Sunday, December 3, 2017

End to End Testing and Integration Testing Revisited

After a crazy busy "black Friday" at work,  I was hiding at the small local coffee shop enjoying a really good cup of coffee. It was really very good coffee. Very nice.

I was half way though my first cup (I limit myself to 2 at this shop) looking out the window, glad I was not part of the mob scene of young people debating going to the local bar, the fancy coffee shop or replenishing the supplies from the "party" store next door. (There were loads of parties Wednesday night and Friday in the area.)

A guy I sort of knew from the local test meet up pulled up a seat and began talking about how awesome things were at work. He was really really proud and needed to tell someone about it. Their End-to-End Test Automation had been up and running for 3 releases and it was AWESOME! They made some tweaks and it ran clean and fast and all you had to do was click "Start" and it ran.

OK - Sounds pretty cool so far.

It has 300 steps - well, closer to 400  but, you know... (More coffee for me, this might be a long conversation.) And the first few times it ran it found a bunch of bugs and they could get them all fixed and now it is running really really clean!

Wow - OK, that sounds line something. So I ask the next question that seemed logical to ask...

So, this has been running for 3 releases? You found a bunch of bugs in the test environment early on, right? (Yeah, we did - saved our butts.) Cool. That's good. So, how about bugs in the  production environment? Got any cropping up there?

Well, there are always bugs in production, right? Something always goes wrong and there really isn't anything we can do to prevent them in advance. You know how it is. There's one the keeps cropping up. Seems like this reappears every few weeks. We just fix the data and move on.

Hmmm. So, is there a way to recreate the scenarios in the test environment and see if you can head off these issues you had in production? Is there a way to maybe isolate why you  need to "fix" data every few weeks?

Well, it's really complicated. We don't control that part of the data. Another team does. They claim their stuff works fine and the problem is with our stuff, so it is our problem.

Ouch. That kind of sucks. (Thinking about breaking my rule and going for a third cup of this really good coffee.) Ummm, what about integration testing? Is that a thing for you? or, not really?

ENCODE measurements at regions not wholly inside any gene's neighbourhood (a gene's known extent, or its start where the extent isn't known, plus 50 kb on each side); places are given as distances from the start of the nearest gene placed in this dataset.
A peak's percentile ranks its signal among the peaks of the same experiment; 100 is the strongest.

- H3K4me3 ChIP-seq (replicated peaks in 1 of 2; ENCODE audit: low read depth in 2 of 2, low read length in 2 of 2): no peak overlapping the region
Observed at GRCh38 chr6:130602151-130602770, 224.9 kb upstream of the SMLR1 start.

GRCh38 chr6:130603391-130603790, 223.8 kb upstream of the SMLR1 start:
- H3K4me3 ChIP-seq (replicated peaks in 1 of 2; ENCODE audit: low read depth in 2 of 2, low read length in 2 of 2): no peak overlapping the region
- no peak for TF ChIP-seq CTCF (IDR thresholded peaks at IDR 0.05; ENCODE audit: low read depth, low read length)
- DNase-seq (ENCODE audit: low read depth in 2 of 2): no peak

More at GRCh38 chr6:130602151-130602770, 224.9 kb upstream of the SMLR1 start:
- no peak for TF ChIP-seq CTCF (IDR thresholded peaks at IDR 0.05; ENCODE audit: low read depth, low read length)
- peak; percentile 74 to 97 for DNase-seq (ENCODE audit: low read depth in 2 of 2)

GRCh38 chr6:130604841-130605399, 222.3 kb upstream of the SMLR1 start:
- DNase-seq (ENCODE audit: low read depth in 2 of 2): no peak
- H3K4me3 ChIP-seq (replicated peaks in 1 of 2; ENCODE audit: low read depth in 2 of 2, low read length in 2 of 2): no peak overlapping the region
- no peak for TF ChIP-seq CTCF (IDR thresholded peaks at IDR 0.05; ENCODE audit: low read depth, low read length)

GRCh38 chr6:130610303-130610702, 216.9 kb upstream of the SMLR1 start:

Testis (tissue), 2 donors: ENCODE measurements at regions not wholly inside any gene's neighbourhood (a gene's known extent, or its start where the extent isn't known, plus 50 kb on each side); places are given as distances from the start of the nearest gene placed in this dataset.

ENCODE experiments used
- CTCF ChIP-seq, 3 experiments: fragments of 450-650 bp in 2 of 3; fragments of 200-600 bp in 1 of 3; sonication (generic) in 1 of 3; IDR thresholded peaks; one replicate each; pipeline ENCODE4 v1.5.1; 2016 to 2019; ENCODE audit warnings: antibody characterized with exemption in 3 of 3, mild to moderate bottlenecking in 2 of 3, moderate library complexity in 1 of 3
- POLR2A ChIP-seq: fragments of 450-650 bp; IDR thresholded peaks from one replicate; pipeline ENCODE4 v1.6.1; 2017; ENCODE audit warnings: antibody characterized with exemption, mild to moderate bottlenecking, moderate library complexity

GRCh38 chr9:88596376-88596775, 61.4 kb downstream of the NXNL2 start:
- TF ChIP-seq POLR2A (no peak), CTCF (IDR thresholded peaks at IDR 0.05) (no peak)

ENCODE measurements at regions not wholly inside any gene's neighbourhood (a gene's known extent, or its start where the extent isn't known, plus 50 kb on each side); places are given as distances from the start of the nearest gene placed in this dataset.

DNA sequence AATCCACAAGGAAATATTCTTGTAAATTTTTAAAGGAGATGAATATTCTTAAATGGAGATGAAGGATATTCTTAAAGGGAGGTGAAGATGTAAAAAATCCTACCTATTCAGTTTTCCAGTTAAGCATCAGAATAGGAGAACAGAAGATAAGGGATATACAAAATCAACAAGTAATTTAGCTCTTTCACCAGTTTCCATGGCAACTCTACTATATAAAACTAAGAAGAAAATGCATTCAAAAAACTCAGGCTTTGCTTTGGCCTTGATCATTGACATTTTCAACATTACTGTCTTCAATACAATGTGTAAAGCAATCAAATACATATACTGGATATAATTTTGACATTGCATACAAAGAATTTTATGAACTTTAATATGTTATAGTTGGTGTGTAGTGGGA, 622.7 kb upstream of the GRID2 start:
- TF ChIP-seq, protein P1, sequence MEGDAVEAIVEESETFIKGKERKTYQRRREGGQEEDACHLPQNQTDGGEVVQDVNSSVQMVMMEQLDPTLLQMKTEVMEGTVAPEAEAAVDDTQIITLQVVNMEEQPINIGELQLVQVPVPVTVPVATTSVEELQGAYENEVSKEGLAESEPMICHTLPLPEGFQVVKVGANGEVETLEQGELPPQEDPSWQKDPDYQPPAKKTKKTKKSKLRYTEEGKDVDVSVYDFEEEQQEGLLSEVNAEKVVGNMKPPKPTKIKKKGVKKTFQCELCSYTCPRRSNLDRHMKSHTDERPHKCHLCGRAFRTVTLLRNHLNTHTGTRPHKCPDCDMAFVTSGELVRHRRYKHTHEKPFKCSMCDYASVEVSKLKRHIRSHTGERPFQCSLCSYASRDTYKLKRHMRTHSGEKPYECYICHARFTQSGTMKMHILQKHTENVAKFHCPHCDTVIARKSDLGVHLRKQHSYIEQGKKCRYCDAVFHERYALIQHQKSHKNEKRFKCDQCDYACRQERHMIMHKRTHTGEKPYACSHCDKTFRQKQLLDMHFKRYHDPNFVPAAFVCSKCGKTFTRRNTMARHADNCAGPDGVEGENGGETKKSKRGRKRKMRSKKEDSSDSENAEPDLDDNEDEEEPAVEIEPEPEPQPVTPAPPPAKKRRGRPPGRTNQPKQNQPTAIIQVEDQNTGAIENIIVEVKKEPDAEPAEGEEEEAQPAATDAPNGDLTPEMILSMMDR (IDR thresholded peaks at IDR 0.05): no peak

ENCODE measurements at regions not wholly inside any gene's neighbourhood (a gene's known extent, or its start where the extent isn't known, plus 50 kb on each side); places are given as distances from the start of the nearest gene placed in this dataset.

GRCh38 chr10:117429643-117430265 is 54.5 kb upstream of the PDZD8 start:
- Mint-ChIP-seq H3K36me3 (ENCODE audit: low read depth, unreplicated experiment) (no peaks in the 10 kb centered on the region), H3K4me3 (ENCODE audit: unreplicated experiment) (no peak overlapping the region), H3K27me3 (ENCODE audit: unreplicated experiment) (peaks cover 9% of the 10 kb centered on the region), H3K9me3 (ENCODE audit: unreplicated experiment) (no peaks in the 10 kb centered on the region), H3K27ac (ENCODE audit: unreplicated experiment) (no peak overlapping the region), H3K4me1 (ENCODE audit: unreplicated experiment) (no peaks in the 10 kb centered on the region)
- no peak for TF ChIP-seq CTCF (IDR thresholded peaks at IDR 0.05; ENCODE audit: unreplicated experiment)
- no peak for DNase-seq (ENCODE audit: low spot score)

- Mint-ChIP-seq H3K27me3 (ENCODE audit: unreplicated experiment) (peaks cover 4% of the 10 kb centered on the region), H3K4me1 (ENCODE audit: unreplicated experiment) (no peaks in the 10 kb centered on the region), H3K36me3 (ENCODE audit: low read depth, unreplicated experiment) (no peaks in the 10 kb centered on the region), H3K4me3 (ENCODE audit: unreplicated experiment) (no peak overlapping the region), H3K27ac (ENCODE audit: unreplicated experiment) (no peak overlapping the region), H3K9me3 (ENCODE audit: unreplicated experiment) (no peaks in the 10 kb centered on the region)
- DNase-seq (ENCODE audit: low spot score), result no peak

Well, all the teams are testing their stuff in the System Integration Test environment we have. But we never seem to find these kinds of bugs there.

Hmmm. Yeah. That can be frustrating (wishing I was drinking a nice red wine at this point.) What would it take for that to happen?

We can't do that. We're Agile. We don't do that kind of thing. But hey - I see my wife outside - Gotta go! Later - See ya next month maybe at the meeting!

I sigh. realize I'm half way through my third cup of coffee and I hear my friend the Unicorn start laughing. YEAH - the Unicorn! I had not seen him in MONTHS.

He wasn't there when you talked about "Pulp Fiction Integration Testing" was he. Too bad.

(I blogged about it a long time ago here.)

So the Unicorn and I chatted for a while.

The problem we both have with much of the "automated end-to-end testing" stuff is that thinking humans tend to stop thinking and allow things to run on auto-pilot. If everything is green at the end there are no problems and anything that comes up in production was something that could not have EVER been anticipated.

Except often times they CAN be anticipated. Running tests in an "environment" does not make them "integration" tests. It does not mean they are telling you anything of value.

I might suggest this idea - try getting other teams involved - Other people who deal with systems or applications that interact with yours. Try comparing notes. Try setting up scenarios emulating what actually happens when the software is released to the wild.

Can you evaluate the touch points? Can you monitor the database or the logs and see if there are any warning signs popping up? What happens if you keep those multiple scenarios running for an extended period of time? What happens when OTHER scenarios get introduced into the middle of this?

What happens when something "impossible to happen" is introduced? Because all those things that "no real user/customer/person" would do? Oh yeah. They'll do them They'll do stuff because it makes their life easier - or they think it will - until they do it and stuff hits the fan and goes EVERY where. Then their life will get very unhappy.

Then they'll look at you for why you screwed things up.

Then you'll need Mr Wolfe to help clean up the problem.

Better you see the problem in advance and cut down those calls to Mr Wolfe.

I finished my coffee. The Unicorn finished his and we wished each other a Happy Thanksgiving and went our separate ways.

1 comment:

  1. Yes, I've seen things that were hailed as having the "best testing ever" falling over when they were released into the production environment. In this case, it was the original specification of the project that had not been drawn up with any reference to how the existing system was used in real life by real users. And the consultants who had done the spec were no longer involved with the project, and all the in-house people who were on our side of the project had left before it all went pear-shaped.

    The next project we kicked off was properly specified in advance, with the testers involved in requirements gathering and challenging users' and managers' assumptions, It was great. But it took twice as long as the first project and eventually the plug got pulled on the entire thing because the company's owners found a cheaper way of doing things (they bought a rival company's product; then they liked it so much, they bought the rival company and sacked all their in-house developers and testers).